Judging at least from the story on the man with 70 children, fathering that many kids was not something he anticipated. How could he? And while he has undoubtedly brought a lot of happiness to the women who could not otherwise conceive, I can't possibly imagine how that is going to complicate his life in the future. But at the same time, the evolutionary biologist in me has to marvel at the reproductive fitness of these guys. Not only are they acting under r selection, but they got paid $150 per donation*.
I am not versed in the pros and cons of sperm donation, nor is it something I would ever consider doing, but the potential for leaving one's genetic mark is slightly mind-blowing. Better become friends with your local post office Mr. Siesler, because that is a shit-load of birthday cards.
*Even a conservative estimate of 200 donations yields $30,000.
As most of my readers will know, my research focus leads me to spend more of my time honing my NSF-based granting experience than NIH. Whereas I have submitted to NIH and gotten decent feedback, the pool of study sections that would even read an application from my lab is exceedingly small. However, the fact that it is possible for me to send applications to NIH means that I have devoted some time to figuring that process out.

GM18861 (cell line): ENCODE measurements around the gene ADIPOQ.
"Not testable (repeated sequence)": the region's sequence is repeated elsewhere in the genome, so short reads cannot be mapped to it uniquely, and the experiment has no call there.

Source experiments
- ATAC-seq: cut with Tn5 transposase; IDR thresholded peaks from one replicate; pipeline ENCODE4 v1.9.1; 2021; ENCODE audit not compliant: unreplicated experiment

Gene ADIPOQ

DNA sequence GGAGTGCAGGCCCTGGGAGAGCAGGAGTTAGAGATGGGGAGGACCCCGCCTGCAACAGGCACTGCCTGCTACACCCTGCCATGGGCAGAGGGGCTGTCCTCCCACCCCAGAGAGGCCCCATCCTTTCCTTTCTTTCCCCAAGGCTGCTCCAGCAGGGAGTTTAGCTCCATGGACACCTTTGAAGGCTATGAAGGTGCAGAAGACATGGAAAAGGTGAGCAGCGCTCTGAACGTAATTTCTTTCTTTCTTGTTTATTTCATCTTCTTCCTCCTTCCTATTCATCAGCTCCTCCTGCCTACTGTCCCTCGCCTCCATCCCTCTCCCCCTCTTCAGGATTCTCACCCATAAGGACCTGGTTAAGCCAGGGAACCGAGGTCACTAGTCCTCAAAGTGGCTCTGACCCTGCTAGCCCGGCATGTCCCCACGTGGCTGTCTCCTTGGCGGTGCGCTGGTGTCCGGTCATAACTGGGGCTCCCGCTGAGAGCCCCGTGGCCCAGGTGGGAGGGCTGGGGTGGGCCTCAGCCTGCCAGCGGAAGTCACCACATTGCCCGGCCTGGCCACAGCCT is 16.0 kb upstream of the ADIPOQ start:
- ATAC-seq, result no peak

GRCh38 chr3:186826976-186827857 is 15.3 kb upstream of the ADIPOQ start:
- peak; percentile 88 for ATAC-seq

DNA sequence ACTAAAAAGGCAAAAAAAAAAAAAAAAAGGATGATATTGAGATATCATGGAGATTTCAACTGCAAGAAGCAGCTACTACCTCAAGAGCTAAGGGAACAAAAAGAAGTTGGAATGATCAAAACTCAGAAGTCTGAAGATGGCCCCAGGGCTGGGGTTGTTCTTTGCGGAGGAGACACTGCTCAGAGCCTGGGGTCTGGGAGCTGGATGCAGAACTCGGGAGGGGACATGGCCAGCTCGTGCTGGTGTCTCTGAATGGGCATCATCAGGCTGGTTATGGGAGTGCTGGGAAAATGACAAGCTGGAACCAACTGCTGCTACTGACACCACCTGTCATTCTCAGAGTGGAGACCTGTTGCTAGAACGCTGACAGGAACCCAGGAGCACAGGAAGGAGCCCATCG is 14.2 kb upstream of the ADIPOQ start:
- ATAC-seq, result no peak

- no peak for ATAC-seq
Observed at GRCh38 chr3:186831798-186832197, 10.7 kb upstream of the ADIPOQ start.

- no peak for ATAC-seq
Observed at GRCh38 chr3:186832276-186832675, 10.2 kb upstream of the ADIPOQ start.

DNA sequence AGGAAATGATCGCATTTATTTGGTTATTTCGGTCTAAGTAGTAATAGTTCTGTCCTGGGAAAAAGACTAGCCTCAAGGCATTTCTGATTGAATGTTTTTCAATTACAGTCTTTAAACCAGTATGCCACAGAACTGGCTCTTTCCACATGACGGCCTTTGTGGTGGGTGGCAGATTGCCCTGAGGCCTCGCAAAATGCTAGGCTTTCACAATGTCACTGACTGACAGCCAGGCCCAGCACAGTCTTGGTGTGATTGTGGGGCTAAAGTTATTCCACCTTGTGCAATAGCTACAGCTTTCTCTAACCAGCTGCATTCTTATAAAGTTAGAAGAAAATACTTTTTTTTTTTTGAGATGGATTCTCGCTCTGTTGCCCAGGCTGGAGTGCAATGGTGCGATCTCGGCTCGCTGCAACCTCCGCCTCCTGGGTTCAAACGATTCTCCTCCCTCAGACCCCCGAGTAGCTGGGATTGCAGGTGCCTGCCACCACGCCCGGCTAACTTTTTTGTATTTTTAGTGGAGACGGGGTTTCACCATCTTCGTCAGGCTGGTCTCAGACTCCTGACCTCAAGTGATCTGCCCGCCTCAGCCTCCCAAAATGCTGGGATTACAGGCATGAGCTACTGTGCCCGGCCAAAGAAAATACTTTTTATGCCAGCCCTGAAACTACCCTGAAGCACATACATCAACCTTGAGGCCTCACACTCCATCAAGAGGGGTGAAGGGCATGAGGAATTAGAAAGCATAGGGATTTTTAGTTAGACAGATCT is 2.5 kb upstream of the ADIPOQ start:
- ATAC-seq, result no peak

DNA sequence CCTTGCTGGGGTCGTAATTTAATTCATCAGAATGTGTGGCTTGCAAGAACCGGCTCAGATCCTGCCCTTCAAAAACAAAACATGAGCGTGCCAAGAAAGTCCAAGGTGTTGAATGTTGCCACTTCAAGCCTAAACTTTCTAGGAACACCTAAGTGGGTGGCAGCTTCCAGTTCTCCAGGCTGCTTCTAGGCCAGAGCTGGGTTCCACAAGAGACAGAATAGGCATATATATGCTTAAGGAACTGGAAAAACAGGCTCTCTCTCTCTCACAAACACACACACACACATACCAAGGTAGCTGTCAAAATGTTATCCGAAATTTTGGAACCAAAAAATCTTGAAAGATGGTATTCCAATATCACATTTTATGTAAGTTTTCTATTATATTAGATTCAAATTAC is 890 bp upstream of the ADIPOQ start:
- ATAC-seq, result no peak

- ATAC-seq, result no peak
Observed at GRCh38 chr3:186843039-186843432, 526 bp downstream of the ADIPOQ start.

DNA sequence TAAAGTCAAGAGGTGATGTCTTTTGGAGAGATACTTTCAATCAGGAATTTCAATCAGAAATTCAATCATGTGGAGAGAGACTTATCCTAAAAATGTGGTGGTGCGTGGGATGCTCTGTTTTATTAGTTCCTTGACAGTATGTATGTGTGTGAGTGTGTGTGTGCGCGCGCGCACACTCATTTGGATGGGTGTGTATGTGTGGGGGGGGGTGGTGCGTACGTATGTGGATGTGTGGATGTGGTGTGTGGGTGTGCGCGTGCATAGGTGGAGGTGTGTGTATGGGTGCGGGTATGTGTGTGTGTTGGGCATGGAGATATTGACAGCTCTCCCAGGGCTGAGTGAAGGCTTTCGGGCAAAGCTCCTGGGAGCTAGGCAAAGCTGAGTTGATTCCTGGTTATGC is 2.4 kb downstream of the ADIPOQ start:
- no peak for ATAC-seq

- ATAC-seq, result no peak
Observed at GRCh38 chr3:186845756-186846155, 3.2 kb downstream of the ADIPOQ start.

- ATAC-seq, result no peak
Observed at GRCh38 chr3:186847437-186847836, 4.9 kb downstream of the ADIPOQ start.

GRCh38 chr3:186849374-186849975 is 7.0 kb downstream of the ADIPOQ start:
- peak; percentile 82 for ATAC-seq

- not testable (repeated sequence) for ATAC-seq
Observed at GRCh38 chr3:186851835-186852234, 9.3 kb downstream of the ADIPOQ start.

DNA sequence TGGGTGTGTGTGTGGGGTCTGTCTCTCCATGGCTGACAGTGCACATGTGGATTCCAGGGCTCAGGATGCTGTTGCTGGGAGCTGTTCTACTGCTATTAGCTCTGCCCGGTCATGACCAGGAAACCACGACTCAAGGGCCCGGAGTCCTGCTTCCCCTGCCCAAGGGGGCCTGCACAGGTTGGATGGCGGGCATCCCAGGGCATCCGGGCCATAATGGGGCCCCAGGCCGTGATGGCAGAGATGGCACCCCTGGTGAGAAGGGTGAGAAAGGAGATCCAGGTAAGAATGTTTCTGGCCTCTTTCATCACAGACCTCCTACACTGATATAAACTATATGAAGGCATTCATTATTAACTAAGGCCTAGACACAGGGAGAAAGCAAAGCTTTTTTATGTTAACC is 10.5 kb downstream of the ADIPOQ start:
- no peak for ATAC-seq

Where I have been really impressed with NIH is the agency's willingness to engage scientists outside of the traditional channels and in a dynamic manner. My first exposure to this was the NIGMS blog, in which (now former) NIGMS director, Jeremy Berg, often posted behind-the-scenes type data on the granting process, which was often fodder for posts by DM. Whereas the NIGMS blog has had fewer posts of that nature since Berg left, Sally Rockey has taken up the reigns from the Office of Extramural Research blog. Hell, the OER is even on twitter!
So the NIH is willing to get it's message out to the blogosphere and twits, providing some truly interesting data in the process. What's more, based on anecdata from this blog, NIH is engaged in reading the blogosphere as well. The "NIH.gov" designation is a regular domain in my site stats, and I rarely post on topics as central to the NIH mission as others. Bottom line, NIH is willing to listen to the unwashed masses and other n'er do wells.
So what about NSF? Well, NSF has a twitter account, but a quick perusal suggests that it simply posts the same things that go out in the email updates that everyone can sign up for (which are rarely illuminating, except when they drop a random bomb). If you want to narrow the scope of NSF tweets you receive, each program area has an account (BIO is here), but it's a battle of meh.